Multinodular Disease: Morphologic Characterization

Diseases that are primarily hematogenous in origin, such as miliary infections or hematogenous metasta-ses, give rise to nodules that are randomly distributed throughout the secondary lobule, with the greatest profusion in the lung bases (Fig 3). These patterns are clearly separate from nodules that result from inhalational disorders such as occur in patients with endobronchial spread of infection or hypersensitivity pneumonitis (HP), in which nodules are predominantly centrilobular in distribution, sparing the lobular periphery (Fig 4, 5).
This includes assessing a number of characteristics including whether nodules are as follows: uniform or variable in size; sharply or poorly marginated; solid or subsolid in density (so-called ground-glass opacities) [Fig 5]; or have a so-called tree-in-bud appearance (Fig 4). Additionally, nodules may either be calcified, as occurs in fungal disease, or cavitary, as is seen, for example, in patients with septic emboli, metastatic disease, or Langerhans cell histiocytosis (LCH). It should be emphasized that many of these characteristics are best evaluated on high-resolution CT scan images. With the introduction of multidetector CT scanners, it is now possible to routinely, prospectively reconstruct both thick and thin sections through the lungs after a single breathhold, provided that the initial data are acquired using appropriately thin collimation. This approach also enables the use of high-definition, multiplanar reconstructions, the use of which may be of value in further characterizing lung nodules.
The use of this algorithm begins by dividing CT scans into two broad arms based on the presence (group 1) or absence (group 2) of pleural or perifis-sural involvement (Table 1).


Figure 3. Random nodules. A diagrammatic representation of the characteristic distribution of randomly distributed nodules in patients with lymphohematogenous disease. Note that in distinction with patients having predominantly perilymphatic disease, random nodules may been seen adjacent to all secondary lobular structures. Some nodules may also appear to be attached to pulmonary arterial branches (so-called feeding vessels). Random nodules are most commonly due to metastatic disease, and may vary considerably in size and edge characteristics. The differential diagnosis most importantly includes miliary infection. Lym-phangitic carcinomatosis, while hematogenous in origin, is easily distinguished from random metastatic nodules by the presence of characteristically thickened interlobular septae, preferentially involving the lung bases, and usually associated with asymmetric hilar adenopathy and pleural effusions.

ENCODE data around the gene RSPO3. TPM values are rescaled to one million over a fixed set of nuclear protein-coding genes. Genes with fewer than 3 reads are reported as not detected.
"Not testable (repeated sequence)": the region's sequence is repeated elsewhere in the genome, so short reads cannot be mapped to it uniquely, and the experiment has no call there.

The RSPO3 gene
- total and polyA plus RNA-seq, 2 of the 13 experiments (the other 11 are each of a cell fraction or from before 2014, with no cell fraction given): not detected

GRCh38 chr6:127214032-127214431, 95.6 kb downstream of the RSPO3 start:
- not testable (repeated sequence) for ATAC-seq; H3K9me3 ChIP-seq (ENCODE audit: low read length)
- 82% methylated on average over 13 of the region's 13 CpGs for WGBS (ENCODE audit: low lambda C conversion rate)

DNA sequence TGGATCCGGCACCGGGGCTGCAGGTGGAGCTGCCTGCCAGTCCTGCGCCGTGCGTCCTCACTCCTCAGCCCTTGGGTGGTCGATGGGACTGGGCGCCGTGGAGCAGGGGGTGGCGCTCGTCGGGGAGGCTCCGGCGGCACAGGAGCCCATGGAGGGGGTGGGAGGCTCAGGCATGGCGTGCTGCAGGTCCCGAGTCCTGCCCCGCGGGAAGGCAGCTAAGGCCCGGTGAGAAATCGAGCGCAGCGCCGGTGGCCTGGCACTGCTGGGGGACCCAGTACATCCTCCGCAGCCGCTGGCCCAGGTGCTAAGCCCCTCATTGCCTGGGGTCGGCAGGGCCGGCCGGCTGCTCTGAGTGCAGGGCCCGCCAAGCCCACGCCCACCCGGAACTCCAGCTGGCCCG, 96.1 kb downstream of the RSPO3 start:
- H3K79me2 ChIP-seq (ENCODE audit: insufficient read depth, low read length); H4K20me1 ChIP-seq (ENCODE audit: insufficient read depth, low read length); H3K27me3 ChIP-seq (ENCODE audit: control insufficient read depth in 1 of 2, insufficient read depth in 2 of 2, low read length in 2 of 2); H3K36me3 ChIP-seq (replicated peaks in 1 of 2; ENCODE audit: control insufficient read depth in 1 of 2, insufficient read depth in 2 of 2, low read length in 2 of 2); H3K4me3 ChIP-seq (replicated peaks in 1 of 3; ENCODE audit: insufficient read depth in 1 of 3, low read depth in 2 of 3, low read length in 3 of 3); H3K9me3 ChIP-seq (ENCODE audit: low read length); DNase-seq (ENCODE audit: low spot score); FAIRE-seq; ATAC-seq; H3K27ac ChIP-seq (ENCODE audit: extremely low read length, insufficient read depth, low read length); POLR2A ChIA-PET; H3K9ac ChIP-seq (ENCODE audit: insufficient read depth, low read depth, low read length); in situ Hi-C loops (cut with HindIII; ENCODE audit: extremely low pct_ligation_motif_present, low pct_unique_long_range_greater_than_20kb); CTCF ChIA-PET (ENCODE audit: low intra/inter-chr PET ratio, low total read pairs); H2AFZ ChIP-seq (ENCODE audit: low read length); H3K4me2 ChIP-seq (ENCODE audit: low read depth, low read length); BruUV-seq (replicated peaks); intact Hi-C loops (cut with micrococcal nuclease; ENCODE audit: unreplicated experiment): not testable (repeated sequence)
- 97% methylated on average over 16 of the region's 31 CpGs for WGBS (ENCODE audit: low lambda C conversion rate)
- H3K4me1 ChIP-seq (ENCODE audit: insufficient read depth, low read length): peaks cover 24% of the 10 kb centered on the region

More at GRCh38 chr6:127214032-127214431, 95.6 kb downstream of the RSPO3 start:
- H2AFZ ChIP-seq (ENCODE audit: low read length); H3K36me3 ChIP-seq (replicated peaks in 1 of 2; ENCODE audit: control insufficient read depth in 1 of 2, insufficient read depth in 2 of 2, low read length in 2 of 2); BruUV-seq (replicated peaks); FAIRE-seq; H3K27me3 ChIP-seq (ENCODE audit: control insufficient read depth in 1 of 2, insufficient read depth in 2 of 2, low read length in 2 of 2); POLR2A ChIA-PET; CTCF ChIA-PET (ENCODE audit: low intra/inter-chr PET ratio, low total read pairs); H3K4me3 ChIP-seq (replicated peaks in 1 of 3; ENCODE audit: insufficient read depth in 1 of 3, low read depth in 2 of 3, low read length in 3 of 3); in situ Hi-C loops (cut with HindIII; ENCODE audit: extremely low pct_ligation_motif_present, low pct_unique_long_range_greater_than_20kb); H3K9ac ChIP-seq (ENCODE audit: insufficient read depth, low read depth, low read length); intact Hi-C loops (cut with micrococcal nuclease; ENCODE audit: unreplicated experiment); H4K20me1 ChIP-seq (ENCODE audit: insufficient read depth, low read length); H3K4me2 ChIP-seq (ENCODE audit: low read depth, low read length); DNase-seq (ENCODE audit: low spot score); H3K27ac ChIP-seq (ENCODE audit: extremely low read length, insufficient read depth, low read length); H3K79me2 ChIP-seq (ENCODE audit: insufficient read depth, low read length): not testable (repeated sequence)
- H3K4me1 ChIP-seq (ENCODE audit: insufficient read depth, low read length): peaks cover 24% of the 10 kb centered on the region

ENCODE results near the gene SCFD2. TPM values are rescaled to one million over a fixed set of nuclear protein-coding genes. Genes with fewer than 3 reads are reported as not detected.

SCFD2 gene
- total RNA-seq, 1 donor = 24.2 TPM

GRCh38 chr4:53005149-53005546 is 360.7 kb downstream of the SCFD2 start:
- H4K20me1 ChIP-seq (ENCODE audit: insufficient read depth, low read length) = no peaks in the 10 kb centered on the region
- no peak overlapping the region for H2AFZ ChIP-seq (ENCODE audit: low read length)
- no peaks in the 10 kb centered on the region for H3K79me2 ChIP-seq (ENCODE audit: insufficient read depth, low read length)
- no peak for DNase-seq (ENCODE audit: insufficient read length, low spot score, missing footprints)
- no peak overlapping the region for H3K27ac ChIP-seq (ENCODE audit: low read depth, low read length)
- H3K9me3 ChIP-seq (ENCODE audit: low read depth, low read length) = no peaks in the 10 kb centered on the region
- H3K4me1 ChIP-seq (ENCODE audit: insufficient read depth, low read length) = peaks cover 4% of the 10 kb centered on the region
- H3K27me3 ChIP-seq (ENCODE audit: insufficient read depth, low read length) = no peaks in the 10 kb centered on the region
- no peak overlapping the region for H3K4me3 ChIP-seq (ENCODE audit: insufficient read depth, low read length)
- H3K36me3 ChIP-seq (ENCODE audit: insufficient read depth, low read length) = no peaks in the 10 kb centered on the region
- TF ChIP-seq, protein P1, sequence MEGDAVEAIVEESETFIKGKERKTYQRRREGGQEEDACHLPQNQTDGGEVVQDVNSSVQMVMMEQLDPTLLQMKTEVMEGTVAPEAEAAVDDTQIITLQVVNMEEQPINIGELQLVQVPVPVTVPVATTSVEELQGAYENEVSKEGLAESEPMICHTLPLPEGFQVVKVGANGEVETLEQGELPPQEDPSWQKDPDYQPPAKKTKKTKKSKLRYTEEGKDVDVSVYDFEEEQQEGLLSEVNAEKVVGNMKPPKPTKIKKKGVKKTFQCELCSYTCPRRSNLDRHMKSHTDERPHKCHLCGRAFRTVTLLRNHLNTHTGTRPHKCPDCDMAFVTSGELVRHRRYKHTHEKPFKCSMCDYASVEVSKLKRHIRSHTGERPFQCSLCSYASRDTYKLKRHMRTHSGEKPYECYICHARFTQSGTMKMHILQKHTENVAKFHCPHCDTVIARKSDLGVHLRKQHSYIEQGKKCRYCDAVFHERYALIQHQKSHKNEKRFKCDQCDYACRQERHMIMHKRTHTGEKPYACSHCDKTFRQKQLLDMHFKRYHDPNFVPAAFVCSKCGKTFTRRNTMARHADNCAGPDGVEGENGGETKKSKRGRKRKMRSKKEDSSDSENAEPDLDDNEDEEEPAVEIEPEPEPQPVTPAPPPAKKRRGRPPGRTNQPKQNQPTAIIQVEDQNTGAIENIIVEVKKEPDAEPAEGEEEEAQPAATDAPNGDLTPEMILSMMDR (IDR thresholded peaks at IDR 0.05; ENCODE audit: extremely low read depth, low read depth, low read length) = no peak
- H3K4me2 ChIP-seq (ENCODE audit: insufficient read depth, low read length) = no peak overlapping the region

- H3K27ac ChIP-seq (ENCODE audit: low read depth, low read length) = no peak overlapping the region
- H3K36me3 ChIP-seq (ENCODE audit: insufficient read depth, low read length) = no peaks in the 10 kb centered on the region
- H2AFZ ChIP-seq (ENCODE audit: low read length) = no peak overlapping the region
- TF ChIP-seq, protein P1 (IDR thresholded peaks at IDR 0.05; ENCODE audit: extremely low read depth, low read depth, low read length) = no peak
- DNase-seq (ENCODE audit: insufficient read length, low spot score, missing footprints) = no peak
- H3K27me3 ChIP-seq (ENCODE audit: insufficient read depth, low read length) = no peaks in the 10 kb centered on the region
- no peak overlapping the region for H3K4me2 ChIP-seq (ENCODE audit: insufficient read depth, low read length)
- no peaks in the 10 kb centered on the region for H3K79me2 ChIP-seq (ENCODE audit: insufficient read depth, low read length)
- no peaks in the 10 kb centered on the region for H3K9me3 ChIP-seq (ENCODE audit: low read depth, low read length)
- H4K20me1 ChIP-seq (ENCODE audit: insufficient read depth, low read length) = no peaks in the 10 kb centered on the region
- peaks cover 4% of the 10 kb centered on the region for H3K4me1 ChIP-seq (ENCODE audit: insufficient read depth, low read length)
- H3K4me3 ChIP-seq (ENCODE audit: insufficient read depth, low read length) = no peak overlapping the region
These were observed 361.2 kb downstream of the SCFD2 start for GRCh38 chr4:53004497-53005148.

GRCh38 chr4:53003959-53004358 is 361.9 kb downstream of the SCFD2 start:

Figure 4. Bronchiolar disease. A diagrammatic representation of the typical appearance of bronchiolar inflammation resulting in so-called tree-in-bud opacities. These characteristically result in clusters of ill-defined nodules “attached” to adjacent branching or tubular structures due to extensive bronchiolar mucoid impaction. Most importantly, note that, unlike the situation in patients with either perilymphatic disease or random nodules, mucoid impacted bronchioles do not extend to the pleural, fissural, or septal surface. This pattern is nearly always due to infected secretions resulting from virtually any cause of acute or subacute bronchiolar infection.


Figure 5. Centrilobular disease. A diagrammatic representation of the distribution of diseases that predominantly affect the centrilobular portion of secondary lobules, excluding those diseases that result in predominantly mucoid impaction due to infected secretions. The most common cause of diffuse centri-lobular disease is subacute HP. This characteristically results in poorly defined, poorly marginated ground-glass opacities. Similar to tree-in-bud opacities, these rarely involve the pleural or fissural surfaces. While a number of different entities may result in predominantly centrilobular opacities, the differential diagnosis most often includes RB/RB-lLD. In distinction with subacute HP, RB in particular is less extensive, typically upper lobe in distribution, and almost always occurs in smokers.

Table 1—HRCT Algorithm for Multinodular Disease


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